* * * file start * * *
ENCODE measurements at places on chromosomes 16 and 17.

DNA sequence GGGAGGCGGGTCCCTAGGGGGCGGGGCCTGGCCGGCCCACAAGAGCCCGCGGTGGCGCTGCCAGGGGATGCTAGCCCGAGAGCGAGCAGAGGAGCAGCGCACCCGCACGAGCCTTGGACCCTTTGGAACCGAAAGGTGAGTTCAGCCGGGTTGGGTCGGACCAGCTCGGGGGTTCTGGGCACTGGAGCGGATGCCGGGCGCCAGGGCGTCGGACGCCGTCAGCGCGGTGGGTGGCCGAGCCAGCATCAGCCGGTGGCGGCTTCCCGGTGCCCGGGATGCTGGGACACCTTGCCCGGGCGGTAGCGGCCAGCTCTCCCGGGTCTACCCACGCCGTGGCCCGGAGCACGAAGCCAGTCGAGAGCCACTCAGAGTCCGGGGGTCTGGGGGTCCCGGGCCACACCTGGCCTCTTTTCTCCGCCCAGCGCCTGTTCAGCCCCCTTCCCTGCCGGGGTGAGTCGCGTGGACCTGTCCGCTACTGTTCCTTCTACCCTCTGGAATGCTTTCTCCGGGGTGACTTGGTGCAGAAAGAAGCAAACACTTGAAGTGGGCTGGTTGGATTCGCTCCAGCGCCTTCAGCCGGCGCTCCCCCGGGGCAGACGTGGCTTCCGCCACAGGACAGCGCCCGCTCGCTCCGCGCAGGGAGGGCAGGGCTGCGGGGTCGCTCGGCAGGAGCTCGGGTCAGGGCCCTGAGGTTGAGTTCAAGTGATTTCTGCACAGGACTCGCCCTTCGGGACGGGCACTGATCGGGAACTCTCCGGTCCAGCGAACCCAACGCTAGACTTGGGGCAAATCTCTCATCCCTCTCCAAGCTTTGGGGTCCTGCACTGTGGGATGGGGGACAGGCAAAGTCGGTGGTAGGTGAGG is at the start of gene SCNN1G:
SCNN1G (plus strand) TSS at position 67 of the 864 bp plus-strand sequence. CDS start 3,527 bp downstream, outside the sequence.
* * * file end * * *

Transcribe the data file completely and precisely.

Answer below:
ENCODE measurements at places on chromosomes 16 and 17.

DNA sequence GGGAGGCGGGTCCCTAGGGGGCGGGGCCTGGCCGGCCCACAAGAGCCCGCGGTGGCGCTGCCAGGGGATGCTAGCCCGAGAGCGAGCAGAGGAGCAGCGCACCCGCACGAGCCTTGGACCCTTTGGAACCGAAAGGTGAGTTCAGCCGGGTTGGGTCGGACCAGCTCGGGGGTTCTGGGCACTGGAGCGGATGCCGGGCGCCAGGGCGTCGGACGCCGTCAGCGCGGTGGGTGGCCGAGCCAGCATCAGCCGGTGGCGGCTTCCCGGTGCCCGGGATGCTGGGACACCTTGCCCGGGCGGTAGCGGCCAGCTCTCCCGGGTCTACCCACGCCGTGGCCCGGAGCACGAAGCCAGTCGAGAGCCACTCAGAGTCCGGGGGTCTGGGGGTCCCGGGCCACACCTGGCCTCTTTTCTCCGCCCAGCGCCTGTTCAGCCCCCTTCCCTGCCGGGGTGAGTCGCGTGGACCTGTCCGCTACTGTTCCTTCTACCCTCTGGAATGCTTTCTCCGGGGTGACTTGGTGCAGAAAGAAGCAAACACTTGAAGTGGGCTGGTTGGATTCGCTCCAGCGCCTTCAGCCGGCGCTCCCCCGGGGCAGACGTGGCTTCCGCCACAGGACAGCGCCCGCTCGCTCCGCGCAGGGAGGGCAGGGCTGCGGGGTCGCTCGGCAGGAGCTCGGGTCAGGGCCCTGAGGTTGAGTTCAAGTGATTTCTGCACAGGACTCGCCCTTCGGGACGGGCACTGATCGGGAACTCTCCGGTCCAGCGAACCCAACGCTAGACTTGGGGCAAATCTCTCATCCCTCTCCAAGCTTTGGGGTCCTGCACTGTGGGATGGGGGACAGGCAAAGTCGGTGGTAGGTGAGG is at the start of gene SCNN1G:
SCNN1G (plus strand) TSS at position 67 of the 864 bp plus-strand sequence. CDS start 3,527 bp downstream, outside the sequence.